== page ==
IT Infrastructure Library Training Classes in Saint Paul, Minnesota

Learn IT Infrastructure Library in Saint Paul, Minnesota and surrounding areas via our hands-on, expert led courses. All of our classes are offered on an onsite, online and public instructor led basis. Here is a list of our current IT Infrastructure Library related training offerings in Saint Paul, Minnesota: IT Infrastructure Library Training

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The innovators in technology have long paved the way for greater social advancement. No one can dispute the fact that the impact of Bill Gates and Microsoft will be far reaching for many years to come. The question is whether or not Microsoft will be able to adapt and thrive in emerging markets. The fact that Microsoft enjoys four decades of establishment also makes it difficult to make major changes without alienating the 1.5 billion Windows users.

This was apparent with the release of Windows 8. Windows users had come to expect a certain amount of consistency from their applications. The Metro tile, touch screen interface left a lot to be desired for enough people that Microsoft eventually more thoroughly implemented an older desktop view minus a traditional Start menu.

The app focused Windows 8 was supposed to be a step towards a greater integration of Cloud technology. In recent years, Microsoft lagged behind its competitors in getting established in new technologies. That includes the billions of dollars the emerging mobile market offered and Cloud computing.

Amazon was the first powerhouse to really establish themselves in the Cloud technology market. Google, Microsoft, and smaller parties are all playing catch up to take a piece of the Cloud pie. More and more businesses are embracing Cloud technology as a way to minimize their equipment and software expenses. While it does take a bit for older businesses to get onboard with such a change, start ups are looking at Cloud computing as an essential part of their business.

But what does that mean for Microsoft? Decisions were made to help update the four decade old Microsoft to the "always on" world we currently live in. Instead of operating in project "silos", different departments were brought together under more generalized headings where they could work closer with one another. Electronic delivery of software, including through Cloud tech, puts Microsoft in the position of needing to meet a pace that is very different from Gates’ early days.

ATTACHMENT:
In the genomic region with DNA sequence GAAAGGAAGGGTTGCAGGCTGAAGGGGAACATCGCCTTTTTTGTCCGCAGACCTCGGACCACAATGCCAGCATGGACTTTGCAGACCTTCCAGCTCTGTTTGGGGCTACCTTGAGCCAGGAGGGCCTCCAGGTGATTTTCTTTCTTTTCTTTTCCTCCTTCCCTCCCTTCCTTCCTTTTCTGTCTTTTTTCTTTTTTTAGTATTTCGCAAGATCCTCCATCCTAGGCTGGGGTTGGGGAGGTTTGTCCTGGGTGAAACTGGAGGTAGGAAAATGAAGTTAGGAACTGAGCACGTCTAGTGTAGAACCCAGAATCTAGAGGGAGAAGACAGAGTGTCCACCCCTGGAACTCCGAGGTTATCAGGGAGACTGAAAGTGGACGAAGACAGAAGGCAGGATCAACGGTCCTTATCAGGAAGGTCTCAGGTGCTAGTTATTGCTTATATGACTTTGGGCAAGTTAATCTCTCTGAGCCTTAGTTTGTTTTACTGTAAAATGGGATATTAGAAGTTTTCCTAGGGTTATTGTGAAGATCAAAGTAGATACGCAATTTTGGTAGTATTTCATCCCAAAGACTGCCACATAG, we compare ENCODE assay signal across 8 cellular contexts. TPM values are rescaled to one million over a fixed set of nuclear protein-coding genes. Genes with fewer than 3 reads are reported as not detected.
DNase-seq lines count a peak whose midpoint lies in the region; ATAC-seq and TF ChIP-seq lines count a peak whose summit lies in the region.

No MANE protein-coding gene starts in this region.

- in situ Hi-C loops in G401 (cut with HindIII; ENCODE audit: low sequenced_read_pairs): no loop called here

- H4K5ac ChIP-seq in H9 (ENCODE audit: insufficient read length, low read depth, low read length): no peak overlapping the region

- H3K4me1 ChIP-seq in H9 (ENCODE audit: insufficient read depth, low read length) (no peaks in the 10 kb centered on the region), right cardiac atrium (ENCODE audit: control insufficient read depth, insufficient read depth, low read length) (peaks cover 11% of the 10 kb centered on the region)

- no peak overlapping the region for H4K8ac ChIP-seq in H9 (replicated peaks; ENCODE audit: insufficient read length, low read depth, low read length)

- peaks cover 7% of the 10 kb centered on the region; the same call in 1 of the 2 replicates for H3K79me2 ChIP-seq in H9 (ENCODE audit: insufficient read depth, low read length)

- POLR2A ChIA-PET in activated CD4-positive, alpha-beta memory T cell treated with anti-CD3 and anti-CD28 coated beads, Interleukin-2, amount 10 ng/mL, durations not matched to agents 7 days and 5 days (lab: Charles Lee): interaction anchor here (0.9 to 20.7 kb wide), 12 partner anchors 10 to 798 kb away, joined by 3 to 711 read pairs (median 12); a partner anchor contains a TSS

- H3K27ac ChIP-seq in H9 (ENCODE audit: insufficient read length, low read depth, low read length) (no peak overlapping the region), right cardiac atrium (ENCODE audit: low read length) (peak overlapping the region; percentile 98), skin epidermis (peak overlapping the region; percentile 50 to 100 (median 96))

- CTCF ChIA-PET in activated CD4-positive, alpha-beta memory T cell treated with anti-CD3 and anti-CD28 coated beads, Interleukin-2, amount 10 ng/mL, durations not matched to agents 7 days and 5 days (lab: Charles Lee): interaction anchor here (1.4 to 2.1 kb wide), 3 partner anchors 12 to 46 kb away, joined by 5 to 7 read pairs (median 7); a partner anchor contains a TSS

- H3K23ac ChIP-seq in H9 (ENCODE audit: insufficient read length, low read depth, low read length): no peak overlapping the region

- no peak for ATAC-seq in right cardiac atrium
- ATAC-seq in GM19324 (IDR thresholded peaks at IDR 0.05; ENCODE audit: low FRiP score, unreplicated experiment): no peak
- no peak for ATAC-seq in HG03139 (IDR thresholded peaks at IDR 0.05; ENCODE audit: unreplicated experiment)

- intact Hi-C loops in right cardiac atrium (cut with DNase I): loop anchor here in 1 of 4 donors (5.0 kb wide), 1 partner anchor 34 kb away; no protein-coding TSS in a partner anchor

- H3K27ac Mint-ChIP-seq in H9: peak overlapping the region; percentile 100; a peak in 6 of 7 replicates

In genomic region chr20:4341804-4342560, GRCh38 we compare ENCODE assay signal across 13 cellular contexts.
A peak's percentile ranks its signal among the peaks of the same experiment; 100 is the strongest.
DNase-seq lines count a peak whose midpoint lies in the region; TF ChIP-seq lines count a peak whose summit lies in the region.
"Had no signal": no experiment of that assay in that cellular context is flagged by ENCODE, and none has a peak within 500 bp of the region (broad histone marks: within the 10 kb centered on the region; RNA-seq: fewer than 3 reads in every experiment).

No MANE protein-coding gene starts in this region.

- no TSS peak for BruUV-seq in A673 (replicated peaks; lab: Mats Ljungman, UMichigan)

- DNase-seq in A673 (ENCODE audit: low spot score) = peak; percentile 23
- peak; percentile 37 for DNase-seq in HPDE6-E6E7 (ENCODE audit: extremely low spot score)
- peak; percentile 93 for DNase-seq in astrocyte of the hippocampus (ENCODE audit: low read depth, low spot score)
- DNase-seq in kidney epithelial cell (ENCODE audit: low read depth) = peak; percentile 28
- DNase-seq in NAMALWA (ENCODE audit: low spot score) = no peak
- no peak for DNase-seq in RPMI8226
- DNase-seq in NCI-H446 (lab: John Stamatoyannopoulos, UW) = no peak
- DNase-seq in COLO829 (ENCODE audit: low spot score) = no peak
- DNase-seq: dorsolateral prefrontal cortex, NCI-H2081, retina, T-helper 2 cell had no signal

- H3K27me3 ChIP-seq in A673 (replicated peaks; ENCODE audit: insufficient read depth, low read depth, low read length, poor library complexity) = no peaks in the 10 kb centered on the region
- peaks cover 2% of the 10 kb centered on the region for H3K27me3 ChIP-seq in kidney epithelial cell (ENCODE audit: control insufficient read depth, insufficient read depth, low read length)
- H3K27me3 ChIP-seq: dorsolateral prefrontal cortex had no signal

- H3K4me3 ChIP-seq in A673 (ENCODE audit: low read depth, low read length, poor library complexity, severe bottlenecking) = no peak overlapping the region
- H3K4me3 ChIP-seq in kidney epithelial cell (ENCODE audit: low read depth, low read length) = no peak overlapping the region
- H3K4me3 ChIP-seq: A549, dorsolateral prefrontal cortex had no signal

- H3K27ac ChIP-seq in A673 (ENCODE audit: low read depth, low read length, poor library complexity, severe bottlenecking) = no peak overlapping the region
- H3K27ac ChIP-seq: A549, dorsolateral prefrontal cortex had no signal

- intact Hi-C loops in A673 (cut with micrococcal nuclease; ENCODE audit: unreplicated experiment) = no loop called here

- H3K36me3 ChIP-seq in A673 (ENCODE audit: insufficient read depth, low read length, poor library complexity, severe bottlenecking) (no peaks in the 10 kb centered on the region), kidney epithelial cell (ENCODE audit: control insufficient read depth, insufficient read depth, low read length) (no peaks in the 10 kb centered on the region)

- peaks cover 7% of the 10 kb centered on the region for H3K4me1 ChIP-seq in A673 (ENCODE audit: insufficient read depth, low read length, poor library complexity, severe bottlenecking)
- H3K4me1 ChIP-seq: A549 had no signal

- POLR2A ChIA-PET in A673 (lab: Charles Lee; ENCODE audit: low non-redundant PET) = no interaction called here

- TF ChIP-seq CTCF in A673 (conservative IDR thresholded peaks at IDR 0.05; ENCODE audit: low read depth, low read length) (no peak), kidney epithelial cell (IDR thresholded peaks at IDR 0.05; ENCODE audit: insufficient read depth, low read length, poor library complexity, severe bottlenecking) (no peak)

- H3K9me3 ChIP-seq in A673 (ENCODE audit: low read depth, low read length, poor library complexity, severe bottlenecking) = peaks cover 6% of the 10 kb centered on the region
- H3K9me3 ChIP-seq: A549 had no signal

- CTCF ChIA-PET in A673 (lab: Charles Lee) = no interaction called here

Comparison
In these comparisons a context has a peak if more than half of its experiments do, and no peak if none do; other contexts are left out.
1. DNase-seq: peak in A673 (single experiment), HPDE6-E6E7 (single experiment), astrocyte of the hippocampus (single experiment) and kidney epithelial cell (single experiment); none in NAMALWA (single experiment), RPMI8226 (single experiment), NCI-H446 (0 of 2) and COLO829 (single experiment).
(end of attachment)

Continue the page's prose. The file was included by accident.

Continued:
The seriousness of their desire to compete with the likes of Amazon is their pricing matching on Cloud infrastructure services. Microsoft is not a company that has traditionally offered price cuts to compete with others. The fact that they have greatly reduced rates on getting infrastructure set up paves the way for more business users of their Cloud-based apps like Microsoft Office. Inexpensive solutions and free applications open the doors for Microsoft to initiate more sales of other products to their clients.

Former CEO Steve Ballmer recognized there was a need for Microsoft to change directions to remain competitive. In February 2014, he stepped down as CEO stating that the CEO needed to be there through all stages of Microsoft's transition in these more competitive markets. And the former role of his chosen successor, Mr. Satya Nadella? Head of Microsoft's Cloud services division.

Microsoft may not always catch the initial burst of a new development in their space; but they regularly adapt and drive forward. The leadership of Microsoft is clearly thinking forward in what they want to accomplish as sales of PCs have stayed on a continuous decline. It should come as no surprise that Microsoft will embrace this new direction and push towards a greater market share against the likes of Amazon and Google.

 

Related:

Who Are the Main Players in Big Data?